PALM HARBOR — Aron Zygelman was never loose with loving words.
He worked endless hours as a painting contractor to give his family a good life. But his affection stopped short, blockaded by a massive wall — his past.
"I knew there was a Holocaust," said his daughter, Lisa Kaufman. "But I didn't know the extent that he went through until later on. I started asking him questions."
Finally, everything made sense.
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Mr. Zygelman was born in Poland in 1919. By the time he was a young man, Jews were under siege.
His family was forced into a ghetto. Mr. Zygelman worked in a Nazi kitchen, preparing food for soldiers. He wasn't allowed to eat.
When one of his friends tried to take a crust of bread, Nazis beat him senseless with the butt of a gun. He had to get out. His family begged him to stay.
He removed the armband that marked him as Jewish. He left his mother, father and two sisters, age 17 and 7. His third sister ran off on her own, too.
He lied and said he wasn't Jewish. He made it to Russia.
Mr. Zygelman eventually was captured and spent the remainder of the war in a Siberian work camp. The conditions there weren't as bad, his daughter said — he got bread and water. He learned his painting trade.
When the war ended, he returned to Poland to find his family. They had been sent to Auschwitz, to a gas chamber.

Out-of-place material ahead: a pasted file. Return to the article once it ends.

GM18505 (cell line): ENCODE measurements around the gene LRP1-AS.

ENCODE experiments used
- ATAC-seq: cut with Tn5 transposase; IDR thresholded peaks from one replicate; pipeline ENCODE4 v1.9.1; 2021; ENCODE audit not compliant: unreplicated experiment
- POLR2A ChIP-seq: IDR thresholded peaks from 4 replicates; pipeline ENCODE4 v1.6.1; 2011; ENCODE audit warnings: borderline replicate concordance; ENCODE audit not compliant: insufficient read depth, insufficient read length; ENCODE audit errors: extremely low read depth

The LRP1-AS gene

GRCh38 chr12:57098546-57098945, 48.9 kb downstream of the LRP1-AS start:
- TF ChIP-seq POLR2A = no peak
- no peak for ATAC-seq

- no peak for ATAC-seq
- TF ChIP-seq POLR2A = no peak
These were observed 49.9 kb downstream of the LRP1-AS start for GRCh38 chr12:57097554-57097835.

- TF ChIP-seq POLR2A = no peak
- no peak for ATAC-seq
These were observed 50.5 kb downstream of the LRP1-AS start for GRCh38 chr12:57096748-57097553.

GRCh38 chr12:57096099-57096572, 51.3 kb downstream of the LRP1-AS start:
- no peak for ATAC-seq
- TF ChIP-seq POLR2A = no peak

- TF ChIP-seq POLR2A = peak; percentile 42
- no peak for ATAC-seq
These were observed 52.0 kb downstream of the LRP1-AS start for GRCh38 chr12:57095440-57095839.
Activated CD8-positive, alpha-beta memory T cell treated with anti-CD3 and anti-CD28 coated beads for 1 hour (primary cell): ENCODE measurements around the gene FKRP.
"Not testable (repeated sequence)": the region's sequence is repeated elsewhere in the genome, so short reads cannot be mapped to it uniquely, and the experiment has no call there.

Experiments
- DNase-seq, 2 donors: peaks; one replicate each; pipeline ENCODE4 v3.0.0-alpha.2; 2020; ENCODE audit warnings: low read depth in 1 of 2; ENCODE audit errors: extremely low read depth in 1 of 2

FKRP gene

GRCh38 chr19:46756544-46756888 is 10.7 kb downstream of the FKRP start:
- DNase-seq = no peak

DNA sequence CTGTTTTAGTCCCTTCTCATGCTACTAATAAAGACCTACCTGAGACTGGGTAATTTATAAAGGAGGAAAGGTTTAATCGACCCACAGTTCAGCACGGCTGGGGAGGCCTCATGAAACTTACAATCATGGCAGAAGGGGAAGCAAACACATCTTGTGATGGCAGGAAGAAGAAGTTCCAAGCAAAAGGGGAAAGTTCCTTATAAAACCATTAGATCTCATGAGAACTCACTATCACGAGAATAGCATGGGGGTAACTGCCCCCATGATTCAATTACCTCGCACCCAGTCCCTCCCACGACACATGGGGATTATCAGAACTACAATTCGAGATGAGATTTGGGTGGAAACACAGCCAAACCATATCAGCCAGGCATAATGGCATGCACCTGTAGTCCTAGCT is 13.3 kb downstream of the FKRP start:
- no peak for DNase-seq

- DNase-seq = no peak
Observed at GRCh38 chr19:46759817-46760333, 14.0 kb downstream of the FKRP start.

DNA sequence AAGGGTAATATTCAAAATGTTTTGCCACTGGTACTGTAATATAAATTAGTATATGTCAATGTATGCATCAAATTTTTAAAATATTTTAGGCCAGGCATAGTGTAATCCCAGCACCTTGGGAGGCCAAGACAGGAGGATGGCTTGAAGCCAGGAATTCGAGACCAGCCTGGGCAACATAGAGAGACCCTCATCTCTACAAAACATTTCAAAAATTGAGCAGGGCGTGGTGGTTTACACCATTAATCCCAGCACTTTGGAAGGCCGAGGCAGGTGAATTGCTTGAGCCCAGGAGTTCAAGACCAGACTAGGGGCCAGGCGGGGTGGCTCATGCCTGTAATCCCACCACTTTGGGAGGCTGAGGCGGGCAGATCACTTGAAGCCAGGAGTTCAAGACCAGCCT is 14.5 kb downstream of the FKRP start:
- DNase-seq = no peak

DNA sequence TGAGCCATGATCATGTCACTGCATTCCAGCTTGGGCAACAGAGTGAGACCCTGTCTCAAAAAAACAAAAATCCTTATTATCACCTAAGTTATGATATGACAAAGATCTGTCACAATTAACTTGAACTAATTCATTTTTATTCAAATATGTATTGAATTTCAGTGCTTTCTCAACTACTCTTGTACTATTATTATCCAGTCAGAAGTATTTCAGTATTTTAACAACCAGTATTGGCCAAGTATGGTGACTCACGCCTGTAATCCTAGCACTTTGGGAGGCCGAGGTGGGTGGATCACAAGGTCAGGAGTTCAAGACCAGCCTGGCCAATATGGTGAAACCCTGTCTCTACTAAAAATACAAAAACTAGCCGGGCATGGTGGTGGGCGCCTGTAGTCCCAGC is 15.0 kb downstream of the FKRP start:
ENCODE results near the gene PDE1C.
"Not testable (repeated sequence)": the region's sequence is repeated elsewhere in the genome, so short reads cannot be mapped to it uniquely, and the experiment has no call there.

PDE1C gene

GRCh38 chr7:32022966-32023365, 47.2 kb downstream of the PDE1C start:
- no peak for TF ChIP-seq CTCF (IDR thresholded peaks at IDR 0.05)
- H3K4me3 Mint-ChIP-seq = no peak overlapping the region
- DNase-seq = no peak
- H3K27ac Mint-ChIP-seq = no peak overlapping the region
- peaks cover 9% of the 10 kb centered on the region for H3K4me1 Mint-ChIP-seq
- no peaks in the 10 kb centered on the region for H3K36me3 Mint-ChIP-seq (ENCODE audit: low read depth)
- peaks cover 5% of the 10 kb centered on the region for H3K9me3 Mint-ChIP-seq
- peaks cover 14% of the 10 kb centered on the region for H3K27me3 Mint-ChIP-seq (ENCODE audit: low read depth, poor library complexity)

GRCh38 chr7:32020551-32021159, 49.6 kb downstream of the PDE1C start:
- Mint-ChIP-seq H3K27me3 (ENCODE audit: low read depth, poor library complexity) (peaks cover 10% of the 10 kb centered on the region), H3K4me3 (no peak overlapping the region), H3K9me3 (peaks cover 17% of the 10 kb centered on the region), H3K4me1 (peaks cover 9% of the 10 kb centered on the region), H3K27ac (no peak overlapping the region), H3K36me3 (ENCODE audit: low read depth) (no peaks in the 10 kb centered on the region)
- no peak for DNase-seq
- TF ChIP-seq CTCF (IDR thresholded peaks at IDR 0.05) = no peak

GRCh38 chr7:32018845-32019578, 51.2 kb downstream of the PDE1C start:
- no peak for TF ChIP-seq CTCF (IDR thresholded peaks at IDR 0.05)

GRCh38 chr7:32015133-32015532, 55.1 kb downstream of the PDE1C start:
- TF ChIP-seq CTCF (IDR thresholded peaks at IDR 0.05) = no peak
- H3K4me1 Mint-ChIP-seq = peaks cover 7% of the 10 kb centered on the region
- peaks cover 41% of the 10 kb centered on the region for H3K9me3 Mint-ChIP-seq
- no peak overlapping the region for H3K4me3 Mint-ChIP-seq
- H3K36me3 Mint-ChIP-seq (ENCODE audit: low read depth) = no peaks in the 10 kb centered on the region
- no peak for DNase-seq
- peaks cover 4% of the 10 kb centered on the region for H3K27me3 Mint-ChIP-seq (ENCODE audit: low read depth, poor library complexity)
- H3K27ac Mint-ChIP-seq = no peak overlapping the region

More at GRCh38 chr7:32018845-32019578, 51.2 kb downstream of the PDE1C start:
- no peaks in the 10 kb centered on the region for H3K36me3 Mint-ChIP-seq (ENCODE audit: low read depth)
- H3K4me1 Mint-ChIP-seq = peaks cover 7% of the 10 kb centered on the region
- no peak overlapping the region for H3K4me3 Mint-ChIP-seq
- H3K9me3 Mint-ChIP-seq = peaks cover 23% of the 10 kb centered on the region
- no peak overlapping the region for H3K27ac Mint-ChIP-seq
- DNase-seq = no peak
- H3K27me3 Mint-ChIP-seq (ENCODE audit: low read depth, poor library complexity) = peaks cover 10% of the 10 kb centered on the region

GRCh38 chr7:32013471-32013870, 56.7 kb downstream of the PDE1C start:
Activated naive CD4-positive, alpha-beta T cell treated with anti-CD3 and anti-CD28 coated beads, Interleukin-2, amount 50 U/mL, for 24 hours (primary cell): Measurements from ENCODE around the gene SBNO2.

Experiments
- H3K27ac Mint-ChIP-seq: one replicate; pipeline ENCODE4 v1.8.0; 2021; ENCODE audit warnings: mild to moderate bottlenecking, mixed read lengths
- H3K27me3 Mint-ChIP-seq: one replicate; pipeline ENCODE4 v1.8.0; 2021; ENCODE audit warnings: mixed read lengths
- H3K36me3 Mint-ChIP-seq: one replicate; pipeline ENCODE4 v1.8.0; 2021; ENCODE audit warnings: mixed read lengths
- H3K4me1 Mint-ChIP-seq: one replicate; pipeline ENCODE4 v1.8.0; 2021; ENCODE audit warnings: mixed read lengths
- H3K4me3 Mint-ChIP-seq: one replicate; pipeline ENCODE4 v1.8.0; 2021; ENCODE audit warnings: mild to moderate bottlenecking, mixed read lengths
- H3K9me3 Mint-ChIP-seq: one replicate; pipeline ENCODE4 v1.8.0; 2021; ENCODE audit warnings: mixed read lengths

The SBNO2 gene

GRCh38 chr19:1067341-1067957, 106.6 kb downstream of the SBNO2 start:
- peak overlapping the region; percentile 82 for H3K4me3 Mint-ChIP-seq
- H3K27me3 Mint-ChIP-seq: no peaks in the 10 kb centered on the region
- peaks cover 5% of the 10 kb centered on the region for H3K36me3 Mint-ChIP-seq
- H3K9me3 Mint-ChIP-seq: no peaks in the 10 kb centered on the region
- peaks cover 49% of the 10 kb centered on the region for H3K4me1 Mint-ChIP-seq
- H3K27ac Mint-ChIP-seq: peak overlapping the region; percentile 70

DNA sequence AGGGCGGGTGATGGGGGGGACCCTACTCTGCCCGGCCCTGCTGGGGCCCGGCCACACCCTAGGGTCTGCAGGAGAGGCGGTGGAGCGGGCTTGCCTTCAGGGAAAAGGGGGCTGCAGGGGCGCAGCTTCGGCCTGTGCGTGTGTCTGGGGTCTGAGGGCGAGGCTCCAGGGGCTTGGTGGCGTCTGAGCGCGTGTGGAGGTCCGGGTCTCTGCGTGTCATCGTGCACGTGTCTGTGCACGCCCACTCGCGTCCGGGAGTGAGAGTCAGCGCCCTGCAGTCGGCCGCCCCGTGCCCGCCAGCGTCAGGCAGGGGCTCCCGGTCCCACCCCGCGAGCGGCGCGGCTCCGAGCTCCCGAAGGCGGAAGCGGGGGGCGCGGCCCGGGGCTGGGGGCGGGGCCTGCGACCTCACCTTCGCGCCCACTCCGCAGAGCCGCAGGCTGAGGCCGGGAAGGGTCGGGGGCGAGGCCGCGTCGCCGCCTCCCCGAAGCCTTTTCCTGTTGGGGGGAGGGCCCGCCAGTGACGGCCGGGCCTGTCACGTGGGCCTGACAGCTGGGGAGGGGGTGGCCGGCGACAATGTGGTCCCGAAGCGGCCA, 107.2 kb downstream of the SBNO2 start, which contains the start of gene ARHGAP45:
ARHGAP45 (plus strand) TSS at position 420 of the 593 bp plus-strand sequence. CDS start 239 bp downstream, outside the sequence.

"He thought they would be safe," said Kaufman, 61. "He kept saying, 'I should have taken my sister.' "
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Mr. Zygelman married another survivor, started a family and moved to Israel. After 12 years there, they came to America.
He didn't do much for fun. If his family suggested going to a restaurant, he'd make an excuse about the cost. He hung around other Holocaust survivors.
"It was so hard to get him to smile," said his daughter. "If he enjoyed himself, I think he felt guilty."
But he softened slightly over the years. He taught his son and grandsons how to be painters. He laughed with his grandchildren.
"He made sure he was kind," Kaufman said. "If we were in trouble, he always helped us. As I got older and I would say, 'Dad, I love you,' he would say, 'I love you, too.' "
While living in a Palm Harbor assisted living facility, he began thinking about his past. He wasn't terribly ill, his daughter said. Just slowing down. On June 20, he died in his sleep. He was 89.
Recently, he had started calling out for his sisters.
Stephanie Hayes can be reached at firstname.lastname@example.org or (727) 893-8857.